Studio monitors are designed to accurately reproduce music across a broad spectrum without signal loss or distortion but they can’t handle the SPL demands and other necessities of a live show. Conventional PA speakers can deliver plenty of volume, but except for very high-end systems, they can’t deliver the extremely clear, accurate sound one expects in a studio. As a result, a PA speaker that delivers studio-monitor quality for live shows has remained an unfulfilled fantasy—until now.
This fantasy has, at last, become reality thanks to a partnership between PreSonus and Fulcrum Acoustic’s legendary engineer David Gunness (formerly of EAW and Electro-Voice). Rather than take the usual brute-force approach to PA-speaker design, the team designed a coaxial loudspeaker that would employ Fulcrum’s unique DSP-based approach.
The result is PreSonus StudioLive™ AI-series Active Integration Loudspeakers, the first affordable, active PA speaker systems that deliver studio-monitor accuracy on stage—exceptionally clear, coherent sound—while supplying the features and protection systems required to mix a live show that sounds great in a wide variety of venues, and with virtually any musical genre. Starting in Spring 2014, these features will include wireless and wired control of all setup, tuning, and monitoring functions, using an iPad® or laptop.
The StudioLive AI series consists of three full-range systems and a subwoofer. The three full-range loudspeakers feature an external-subwoofer mode that sets customized high-pass filter thresholds and time-alignment settings so that when the full-range systems are combined with the StudioLive 18sAI subwoofer, they form a true 4-way system.
Three-way coverage with lots of “woof.”
The StudioLive 315AI is perfect for large venues and bands that need full-range speakers with plenty of low end. The StudioLive 315AI provides 3-way coverage, with a 15-inch speaker for low frequencies and a custom-designed, 8-inch coaxial speaker with a 1.75-inch titanium compression driver to reproduce the mid and high frequencies. These transducers are driven by a hefty 2,000W RMS of triamplified, Class D power.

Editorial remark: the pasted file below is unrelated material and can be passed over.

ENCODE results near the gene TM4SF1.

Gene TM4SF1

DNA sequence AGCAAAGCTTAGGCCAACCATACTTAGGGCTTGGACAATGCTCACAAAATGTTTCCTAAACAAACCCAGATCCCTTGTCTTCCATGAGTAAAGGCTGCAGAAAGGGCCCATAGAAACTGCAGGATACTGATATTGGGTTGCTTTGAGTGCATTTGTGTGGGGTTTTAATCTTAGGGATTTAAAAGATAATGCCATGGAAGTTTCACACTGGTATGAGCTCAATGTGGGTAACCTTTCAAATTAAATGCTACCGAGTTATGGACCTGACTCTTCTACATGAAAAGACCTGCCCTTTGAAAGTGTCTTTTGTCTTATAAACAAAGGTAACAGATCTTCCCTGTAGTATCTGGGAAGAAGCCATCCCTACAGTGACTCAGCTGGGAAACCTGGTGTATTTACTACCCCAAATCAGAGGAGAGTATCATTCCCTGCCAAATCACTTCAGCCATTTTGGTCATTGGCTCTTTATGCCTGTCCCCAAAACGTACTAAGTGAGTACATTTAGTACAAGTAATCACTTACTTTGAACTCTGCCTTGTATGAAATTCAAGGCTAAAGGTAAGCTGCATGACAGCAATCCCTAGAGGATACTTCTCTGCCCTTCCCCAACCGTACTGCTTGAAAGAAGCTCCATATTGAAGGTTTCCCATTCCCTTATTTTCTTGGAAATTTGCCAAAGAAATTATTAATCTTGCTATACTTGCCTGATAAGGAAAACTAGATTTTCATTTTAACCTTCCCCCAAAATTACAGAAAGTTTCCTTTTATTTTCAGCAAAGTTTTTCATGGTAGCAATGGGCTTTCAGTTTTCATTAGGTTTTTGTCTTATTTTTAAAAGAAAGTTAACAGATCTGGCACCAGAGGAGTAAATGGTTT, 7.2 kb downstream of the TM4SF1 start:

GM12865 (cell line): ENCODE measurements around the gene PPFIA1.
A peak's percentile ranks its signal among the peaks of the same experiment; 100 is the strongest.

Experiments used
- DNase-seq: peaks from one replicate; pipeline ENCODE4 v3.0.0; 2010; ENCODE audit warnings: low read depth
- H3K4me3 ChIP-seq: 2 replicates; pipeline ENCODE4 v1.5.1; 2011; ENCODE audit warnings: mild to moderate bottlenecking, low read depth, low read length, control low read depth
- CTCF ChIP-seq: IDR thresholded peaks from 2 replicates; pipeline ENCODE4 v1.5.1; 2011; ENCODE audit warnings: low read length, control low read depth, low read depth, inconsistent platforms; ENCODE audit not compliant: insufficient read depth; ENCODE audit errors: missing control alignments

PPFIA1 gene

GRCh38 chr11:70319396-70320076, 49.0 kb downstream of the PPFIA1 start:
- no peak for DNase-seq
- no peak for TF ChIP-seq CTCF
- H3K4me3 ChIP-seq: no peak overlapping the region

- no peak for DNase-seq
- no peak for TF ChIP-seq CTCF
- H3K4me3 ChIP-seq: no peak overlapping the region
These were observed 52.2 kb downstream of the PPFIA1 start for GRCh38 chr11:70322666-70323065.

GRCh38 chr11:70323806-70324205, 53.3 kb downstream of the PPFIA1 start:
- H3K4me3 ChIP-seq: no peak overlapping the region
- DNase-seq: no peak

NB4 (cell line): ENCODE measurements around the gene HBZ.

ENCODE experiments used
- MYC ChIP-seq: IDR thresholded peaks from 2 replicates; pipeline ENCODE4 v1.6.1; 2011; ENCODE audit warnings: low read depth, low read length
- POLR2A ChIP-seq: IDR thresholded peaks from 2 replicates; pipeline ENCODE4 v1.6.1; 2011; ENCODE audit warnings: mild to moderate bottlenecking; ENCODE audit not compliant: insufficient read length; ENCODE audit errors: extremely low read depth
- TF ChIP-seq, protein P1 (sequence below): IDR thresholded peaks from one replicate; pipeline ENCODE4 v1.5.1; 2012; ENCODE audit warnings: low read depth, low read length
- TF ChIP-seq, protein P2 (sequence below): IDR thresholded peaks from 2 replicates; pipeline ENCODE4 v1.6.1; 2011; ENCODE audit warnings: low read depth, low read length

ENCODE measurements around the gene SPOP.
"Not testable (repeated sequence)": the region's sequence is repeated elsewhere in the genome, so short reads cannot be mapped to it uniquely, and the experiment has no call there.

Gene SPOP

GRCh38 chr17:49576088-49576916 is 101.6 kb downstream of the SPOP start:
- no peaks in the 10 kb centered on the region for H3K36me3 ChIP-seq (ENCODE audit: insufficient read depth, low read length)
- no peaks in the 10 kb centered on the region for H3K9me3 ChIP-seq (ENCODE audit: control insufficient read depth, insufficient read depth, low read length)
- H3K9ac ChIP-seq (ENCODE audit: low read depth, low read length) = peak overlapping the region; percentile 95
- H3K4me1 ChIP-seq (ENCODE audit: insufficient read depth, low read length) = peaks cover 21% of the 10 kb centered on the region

Multi-way, non-coaxial speaker designs have long been the way to go in PA applications. But they suffer from the changing relationship between the listener and the speaker elements: When you move around in the coverage area, the sound is inconsistent. Even more troublesome, the crossover point between the drivers can sometimes be audible.
Coaxial systems solve this by having the drivers on the same axis, thus providing a single point source for a consistent acoustic center. This results in symmetry of response on both the horizontal and vertical axis, at any given angle. The crossover transition is seamless (inaudible) at all angles. (By “symmetry,” we mean that whatever response is observed at a given angle with respect to the axis, the same response will be observed at that angle in the opposite direction. The loudspeaker’s behavior is “mirrored” about its axis.)
Non-coaxial loudspeakers cannot exhibit this symmetry.
All of which is great for coaxials, in theory—yet coaxial PA speakers have not exactly taken over the world. That’s because coaxial designs are fiendishly difficult to get right. The challenges are complex and, to date, impossible to solve with acoustic design alone. Making it work at high sound-pressure levels is especially difficult.
Fortunately, a company called Fulcrum Acoustic developed a solution based on a sophisticated combination of driver design and signal processing that we’ll discuss in the section “Coaxial done right with TQ™.” This eventually led to StudioLive AI-series PA speakers.
The rear of the 315AI reveals a combo XLR/TRS line input and an XLR microphone input with an XMAX™ Class A mic preamplifier and 12V phantom power, as well as an XLR mix output. In addition to the input mixer, you get speaker level-attenuation control and USB and Ethercon connections.
The lightweight plywood enclosure is pole-mountable and has two ergonomic side handles, interlocking stacking, and M10 fly points. Four operation modes allow the user to choose DSP presets for their application, such as MP3 playback, live performance, or stage monitoring—or create a custom preset using SL Room Control software for Mac®, Windows®, and iPad® (expected in Spring 2014).
Coaxial done right with TQ™
The StudioLive AI series is based on an all-new coaxial speaker design that combines an 8-inch midrange transducer and a 1.5-inch titanium dome compression driver/wide-dispersion horn. The transducers are custom-designed, and each speaker has more onboard processing power than three rack-mount speaker processors!